Students take time to ‘rush’ when it comes to decision making
The signs are scattered across campus as sisters and brothers sport their letters with pride, and curious newcomers take part in recruitment every day.
Rush is upon the Keene State College campus once again and members of Greek Life could not show their excitement more. Rush began Monday, Feb. 3, at 9:30 p.m. in various rooms of the Lloyd P. Young Student Center. The Greek organizations on campus make up a larger population of KSC’s community, and rush week is a chance to showcase their pride for prospective new members.
Rush, which typically happens at the beginning of second semester, is a way of recruiting new brothers and sisters to the sororities and fraternities on campus.
Alyssa Cretella, KSC senior, president of the PanHellenic council on campus and vice president of Delta Phi Epsilon, talked about her experiences when first deciding to rush.
“After I graduated from high school, I wasn’t sure if I wanted to join Greek life,” Cretella said, “During rush week my freshman year, I saw all of the signs and posters across campus. Once I was introduced to all the sisters, I immediately fell in love. DPhiE was the right choice for me and I just knew it. I don’t know what my college experience would be without it.”
Each Greek organization is given a space throughout the student center to welcome interested students for anything from inquiries about the organization or simply getting to know the members.
Various students showed up to the first night of rush, curious about what Greek life beholds.
Sophomore Shannon Kane explained her interest in rush week. “You hear bad things, you hear good things, you hear things about the whole rushing process,” Kane said, “I showed up tonight to get more information for myself before deciding if this is a right fit for me.”
Kane continued, “I’m definitely interested in learning more about the whole process of becoming a sister. One of my best friends is in DPhiE and she got me to show up tonight, but I really am interested. We’re a small school, so I know people involved in sororities and fraternities get very close very fast, which I think is great,” Kane added.
Sophomore Megan Naftol agreed. “I also came tonight because of my friend,” Naftol said, “I just want to check it out and see what rush is all about.”
Some students are not sure if rushing is the right decision for them. Freshman Amanda Kunkel felt as though she would like more information before making any type of decision.
“I kind of just stumbled upon rush,” Kunkel said, “It’s not something I really thought I’d want to do, but I definitely need to get to know a little more about it.”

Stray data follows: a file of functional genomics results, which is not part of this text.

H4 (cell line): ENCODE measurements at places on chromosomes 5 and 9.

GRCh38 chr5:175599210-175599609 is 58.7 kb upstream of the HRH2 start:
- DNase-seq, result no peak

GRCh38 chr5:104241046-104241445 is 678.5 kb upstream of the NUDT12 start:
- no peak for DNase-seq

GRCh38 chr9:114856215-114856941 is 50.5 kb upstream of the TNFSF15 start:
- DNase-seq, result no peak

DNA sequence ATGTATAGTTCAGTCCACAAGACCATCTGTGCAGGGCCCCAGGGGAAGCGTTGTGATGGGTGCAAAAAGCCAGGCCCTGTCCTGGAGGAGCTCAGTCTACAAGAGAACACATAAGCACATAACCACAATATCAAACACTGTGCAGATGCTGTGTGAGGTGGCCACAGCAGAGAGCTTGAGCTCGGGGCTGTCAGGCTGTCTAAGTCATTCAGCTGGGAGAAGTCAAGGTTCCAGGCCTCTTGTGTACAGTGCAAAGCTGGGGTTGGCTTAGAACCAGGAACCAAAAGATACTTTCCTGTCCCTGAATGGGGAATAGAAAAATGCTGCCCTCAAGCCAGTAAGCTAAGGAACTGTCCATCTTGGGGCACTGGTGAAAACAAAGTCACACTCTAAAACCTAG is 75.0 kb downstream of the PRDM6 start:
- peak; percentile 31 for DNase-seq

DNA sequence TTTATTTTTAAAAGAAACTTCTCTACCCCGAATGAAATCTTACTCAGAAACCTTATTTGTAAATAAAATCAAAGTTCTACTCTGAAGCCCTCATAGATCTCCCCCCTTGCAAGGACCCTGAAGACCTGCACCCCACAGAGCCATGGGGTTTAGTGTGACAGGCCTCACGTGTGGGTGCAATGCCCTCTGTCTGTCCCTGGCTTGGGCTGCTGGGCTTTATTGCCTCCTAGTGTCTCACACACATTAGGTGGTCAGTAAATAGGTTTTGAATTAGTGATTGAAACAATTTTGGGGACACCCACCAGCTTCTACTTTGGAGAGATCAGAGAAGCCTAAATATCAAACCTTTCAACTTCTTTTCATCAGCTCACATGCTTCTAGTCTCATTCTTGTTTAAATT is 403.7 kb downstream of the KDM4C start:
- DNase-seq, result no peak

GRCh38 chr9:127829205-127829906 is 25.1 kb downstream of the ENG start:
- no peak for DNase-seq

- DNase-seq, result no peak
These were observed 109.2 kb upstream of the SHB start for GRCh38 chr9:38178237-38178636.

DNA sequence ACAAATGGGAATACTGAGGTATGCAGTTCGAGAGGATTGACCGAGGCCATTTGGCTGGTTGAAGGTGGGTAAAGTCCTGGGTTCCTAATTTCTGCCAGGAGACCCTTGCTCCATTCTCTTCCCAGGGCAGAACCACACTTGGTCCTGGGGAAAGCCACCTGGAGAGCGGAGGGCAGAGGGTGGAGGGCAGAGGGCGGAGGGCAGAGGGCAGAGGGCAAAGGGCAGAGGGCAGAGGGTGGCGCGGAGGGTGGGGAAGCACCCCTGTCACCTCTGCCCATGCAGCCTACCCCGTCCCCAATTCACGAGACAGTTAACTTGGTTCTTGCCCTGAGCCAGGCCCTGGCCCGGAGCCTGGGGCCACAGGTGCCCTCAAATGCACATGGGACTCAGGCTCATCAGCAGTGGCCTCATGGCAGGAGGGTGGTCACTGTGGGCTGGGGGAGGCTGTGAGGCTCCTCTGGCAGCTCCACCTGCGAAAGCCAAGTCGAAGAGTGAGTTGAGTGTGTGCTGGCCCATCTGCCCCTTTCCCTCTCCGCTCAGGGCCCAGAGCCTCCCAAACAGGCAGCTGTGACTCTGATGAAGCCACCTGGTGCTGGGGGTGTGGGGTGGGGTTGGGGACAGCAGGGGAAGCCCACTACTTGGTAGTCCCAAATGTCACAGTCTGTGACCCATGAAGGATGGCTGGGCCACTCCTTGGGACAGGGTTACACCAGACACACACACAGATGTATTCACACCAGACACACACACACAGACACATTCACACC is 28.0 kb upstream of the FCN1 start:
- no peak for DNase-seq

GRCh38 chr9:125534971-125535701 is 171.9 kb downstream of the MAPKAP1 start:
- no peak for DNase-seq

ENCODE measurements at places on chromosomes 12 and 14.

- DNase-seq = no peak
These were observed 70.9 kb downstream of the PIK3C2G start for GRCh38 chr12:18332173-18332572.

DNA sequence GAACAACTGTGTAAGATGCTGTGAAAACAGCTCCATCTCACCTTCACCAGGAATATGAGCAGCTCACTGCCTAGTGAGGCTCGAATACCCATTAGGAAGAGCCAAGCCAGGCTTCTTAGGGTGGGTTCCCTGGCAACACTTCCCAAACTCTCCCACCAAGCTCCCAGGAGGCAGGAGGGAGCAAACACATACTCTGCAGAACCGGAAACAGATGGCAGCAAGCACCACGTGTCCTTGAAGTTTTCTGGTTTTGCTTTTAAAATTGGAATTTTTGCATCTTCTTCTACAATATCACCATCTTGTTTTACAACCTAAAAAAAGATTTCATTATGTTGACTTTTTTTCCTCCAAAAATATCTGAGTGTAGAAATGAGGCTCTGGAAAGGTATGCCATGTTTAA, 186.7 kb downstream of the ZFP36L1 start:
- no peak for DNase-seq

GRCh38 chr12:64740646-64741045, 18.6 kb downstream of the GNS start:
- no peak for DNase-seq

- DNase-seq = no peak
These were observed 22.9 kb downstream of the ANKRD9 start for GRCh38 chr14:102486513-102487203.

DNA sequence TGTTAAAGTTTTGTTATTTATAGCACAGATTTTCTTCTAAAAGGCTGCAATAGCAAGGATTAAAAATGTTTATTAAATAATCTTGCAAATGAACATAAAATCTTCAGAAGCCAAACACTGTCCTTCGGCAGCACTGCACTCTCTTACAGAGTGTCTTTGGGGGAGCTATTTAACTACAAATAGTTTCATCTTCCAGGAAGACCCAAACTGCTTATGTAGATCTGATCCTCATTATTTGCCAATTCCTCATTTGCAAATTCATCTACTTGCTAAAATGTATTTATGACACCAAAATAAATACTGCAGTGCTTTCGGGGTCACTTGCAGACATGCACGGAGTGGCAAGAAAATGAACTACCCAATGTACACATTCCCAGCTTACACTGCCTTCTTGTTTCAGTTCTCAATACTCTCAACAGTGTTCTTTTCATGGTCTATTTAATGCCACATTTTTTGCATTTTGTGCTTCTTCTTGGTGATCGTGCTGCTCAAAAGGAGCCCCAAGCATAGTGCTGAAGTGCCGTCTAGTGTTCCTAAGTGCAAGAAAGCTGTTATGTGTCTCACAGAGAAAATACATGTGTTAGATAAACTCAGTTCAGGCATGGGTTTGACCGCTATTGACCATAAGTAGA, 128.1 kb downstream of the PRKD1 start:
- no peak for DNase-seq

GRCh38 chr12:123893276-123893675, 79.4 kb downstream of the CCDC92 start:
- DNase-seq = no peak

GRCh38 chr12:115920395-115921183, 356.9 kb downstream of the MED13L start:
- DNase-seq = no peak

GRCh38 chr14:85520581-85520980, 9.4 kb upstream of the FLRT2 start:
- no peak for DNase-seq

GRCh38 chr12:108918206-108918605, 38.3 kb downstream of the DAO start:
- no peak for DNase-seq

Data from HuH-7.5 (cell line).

While some students toy with the idea of becoming a member of KSC’s Greek community, others have decided that it is thier path.
Freshman Dominic English decided to rush Phi Lambda Chi.
“At first I was worried to go to rush,” English said, “But after talking to the guys I found out that it is all about brotherhood.”
English continued, “To be part of Greek Life to me is to be in a brotherhood with people who are always going to be there for you. It’s not just about hanging out with the guys all the time, either. A lot nice things are done within the fraternity, like giving back to the community with community service hours and other benefit projects.”
Greek Life is a staple on the KSC campus. According to the Greek Life section of KSC’s webpage, the Greek organizations’ largest goals are to promote academic success, service to others, leadership development and fellowship between all members.
“I love my organization so much,” Cretella said, “It does so much for me both academically as well as in the community. We do community service, we get to meet all types of people, there’s a huge social aspect to Greek life which I love.”
Cretella concluded, “I try to tell people to just come to one rush. Just one. Check it all out and you’ll see how great it is.”
Nick Swain, a sophomore and member of TKE, has similar feelings towards his fraternity experience.
“My life has benefited so much since I joined. I can honestly say I feel more responsible,” Swain said, “I’ve been given the opportunity to be secretary this semester and hopefully president one day. It’s funny to think that this all started from showing up to rush.”
Rush is just the beginning for students interested in Greek life, but is a pivotal part of becoming part of the brotherhoods and sisterhoods on the KSC campus.
Kane explained, “I’m a little nervous about the whole process of rushing. But, you know what, if it wasn’t worth it in the end, no one would join. It’s definitely worth it.”
“As corny as it sounds, I really like the idea of people being part of sisterhoods and brotherhoods,” Kane said.
Stephanie McCann can be contacted at email@example.com